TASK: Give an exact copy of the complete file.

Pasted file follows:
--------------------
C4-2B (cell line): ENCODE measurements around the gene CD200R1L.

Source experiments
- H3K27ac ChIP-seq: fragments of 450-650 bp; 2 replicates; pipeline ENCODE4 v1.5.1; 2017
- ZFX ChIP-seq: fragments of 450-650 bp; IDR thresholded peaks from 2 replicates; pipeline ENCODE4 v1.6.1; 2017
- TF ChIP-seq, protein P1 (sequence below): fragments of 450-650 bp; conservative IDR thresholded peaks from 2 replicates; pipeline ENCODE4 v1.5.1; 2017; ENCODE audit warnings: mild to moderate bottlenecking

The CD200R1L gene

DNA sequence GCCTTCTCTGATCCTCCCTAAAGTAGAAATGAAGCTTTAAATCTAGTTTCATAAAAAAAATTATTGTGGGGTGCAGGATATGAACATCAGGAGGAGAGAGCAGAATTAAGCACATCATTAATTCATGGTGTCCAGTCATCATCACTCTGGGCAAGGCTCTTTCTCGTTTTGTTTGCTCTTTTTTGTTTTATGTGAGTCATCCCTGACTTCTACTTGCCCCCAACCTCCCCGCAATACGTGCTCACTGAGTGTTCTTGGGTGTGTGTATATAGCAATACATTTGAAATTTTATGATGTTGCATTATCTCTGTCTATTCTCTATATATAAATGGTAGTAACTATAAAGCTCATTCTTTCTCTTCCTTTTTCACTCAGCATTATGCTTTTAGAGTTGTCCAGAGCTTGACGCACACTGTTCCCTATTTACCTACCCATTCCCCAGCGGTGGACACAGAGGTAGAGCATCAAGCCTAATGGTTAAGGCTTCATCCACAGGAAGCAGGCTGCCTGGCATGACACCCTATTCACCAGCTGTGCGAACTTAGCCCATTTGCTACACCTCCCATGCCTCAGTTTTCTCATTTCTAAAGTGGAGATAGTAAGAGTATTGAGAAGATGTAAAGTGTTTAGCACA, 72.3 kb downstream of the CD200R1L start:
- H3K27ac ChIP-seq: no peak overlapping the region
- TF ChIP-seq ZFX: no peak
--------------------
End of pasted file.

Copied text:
C4-2B (cell line): ENCODE measurements around the gene CD200R1L.

Source experiments
- H3K27ac ChIP-seq: fragments of 450-650 bp; 2 replicates; pipeline ENCODE4 v1.5.1; 2017
- ZFX ChIP-seq: fragments of 450-650 bp; IDR thresholded peaks from 2 replicates; pipeline ENCODE4 v1.6.1; 2017
- TF ChIP-seq, protein P1 (sequence below): fragments of 450-650 bp; conservative IDR thresholded peaks from 2 replicates; pipeline ENCODE4 v1.5.1; 2017; ENCODE audit warnings: mild to moderate bottlenecking

The CD200R1L gene

DNA sequence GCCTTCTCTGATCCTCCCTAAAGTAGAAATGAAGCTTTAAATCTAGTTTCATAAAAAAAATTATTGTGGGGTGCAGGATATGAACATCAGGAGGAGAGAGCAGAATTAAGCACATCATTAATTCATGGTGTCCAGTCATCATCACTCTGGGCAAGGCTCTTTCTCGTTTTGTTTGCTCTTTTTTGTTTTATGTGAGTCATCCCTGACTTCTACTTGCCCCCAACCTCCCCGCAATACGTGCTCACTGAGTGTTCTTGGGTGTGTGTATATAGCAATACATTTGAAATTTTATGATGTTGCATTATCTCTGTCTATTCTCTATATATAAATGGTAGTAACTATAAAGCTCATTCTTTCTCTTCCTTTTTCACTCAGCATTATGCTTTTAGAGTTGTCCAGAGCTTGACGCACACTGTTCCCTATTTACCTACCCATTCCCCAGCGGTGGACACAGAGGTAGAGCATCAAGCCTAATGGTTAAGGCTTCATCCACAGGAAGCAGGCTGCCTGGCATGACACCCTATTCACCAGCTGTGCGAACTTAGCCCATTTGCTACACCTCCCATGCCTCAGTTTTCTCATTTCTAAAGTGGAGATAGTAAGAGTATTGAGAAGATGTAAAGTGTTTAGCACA, 72.3 kb downstream of the CD200R1L start:
- H3K27ac ChIP-seq: no peak overlapping the region
- TF ChIP-seq ZFX: no peak